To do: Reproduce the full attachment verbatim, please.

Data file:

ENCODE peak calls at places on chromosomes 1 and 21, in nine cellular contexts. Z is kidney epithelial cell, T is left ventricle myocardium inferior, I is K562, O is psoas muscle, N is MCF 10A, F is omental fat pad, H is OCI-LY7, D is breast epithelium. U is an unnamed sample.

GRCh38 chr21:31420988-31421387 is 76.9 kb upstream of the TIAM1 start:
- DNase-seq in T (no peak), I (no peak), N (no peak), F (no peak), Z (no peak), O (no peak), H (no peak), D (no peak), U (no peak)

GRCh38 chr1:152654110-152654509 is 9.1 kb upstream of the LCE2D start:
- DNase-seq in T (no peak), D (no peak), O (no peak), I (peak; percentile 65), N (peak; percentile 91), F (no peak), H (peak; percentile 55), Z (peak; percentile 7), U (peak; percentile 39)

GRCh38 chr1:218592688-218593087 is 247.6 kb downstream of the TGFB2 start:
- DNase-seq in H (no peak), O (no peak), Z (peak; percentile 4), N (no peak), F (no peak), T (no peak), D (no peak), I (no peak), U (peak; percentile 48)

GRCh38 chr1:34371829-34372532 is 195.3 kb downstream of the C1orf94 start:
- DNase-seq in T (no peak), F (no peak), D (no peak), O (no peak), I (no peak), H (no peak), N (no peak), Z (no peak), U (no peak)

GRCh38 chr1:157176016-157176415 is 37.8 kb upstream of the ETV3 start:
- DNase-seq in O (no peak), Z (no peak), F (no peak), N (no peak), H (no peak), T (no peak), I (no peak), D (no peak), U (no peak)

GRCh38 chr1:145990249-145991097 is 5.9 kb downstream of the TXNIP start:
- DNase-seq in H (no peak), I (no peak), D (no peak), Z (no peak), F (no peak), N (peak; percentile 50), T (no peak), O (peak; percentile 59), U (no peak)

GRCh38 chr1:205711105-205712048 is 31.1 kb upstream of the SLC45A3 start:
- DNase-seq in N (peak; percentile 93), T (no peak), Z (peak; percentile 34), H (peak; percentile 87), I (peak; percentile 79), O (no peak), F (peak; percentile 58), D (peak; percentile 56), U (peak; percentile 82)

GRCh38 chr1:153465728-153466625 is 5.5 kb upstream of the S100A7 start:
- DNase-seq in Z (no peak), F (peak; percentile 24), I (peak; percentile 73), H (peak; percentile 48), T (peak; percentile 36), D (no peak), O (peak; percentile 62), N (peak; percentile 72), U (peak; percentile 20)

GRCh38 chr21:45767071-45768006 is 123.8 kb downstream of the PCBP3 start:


ENCODE peak calls at places on chromosomes 1 and 21, in nine cellular contexts. Z is kidney epithelial cell, T is left ventricle myocardium inferior, I is K562, O is psoas muscle, N is MCF 10A, F is omental fat pad, H is OCI-LY7, D is breast epithelium. U is an unnamed sample.

GRCh38 chr21:31420988-31421387 is 76.9 kb upstream of the TIAM1 start:
- DNase-seq in T (no peak), I (no peak), N (no peak), F (no peak), Z (no peak), O (no peak), H (no peak), D (no peak), U (no peak)

GRCh38 chr1:152654110-152654509 is 9.1 kb upstream of the LCE2D start:
- DNase-seq in T (no peak), D (no peak), O (no peak), I (peak; percentile 65), N (peak; percentile 91), F (no peak), H (peak; percentile 55), Z (peak; percentile 7), U (peak; percentile 39)

GRCh38 chr1:218592688-218593087 is 247.6 kb downstream of the TGFB2 start:
- DNase-seq in H (no peak), O (no peak), Z (peak; percentile 4), N (no peak), F (no peak), T (no peak), D (no peak), I (no peak), U (peak; percentile 48)

GRCh38 chr1:34371829-34372532 is 195.3 kb downstream of the C1orf94 start:
- DNase-seq in T (no peak), F (no peak), D (no peak), O (no peak), I (no peak), H (no peak), N (no peak), Z (no peak), U (no peak)

GRCh38 chr1:157176016-157176415 is 37.8 kb upstream of the ETV3 start:
- DNase-seq in O (no peak), Z (no peak), F (no peak), N (no peak), H (no peak), T (no peak), I (no peak), D (no peak), U (no peak)

GRCh38 chr1:145990249-145991097 is 5.9 kb downstream of the TXNIP start:
- DNase-seq in H (no peak), I (no peak), D (no peak), Z (no peak), F (no peak), N (peak; percentile 50), T (no peak), O (peak; percentile 59), U (no peak)

GRCh38 chr1:205711105-205712048 is 31.1 kb upstream of the SLC45A3 start:
- DNase-seq in N (peak; percentile 93), T (no peak), Z (peak; percentile 34), H (peak; percentile 87), I (peak; percentile 79), O (no peak), F (peak; percentile 58), D (peak; percentile 56), U (peak; percentile 82)

GRCh38 chr1:153465728-153466625 is 5.5 kb upstream of the S100A7 start:
- DNase-seq in Z (no peak), F (peak; percentile 24), I (peak; percentile 73), H (peak; percentile 48), T (peak; percentile 36), D (no peak), O (peak; percentile 62), N (peak; percentile 72), U (peak; percentile 20)

GRCh38 chr21:45767071-45768006 is 123.8 kb downstream of the PCBP3 start: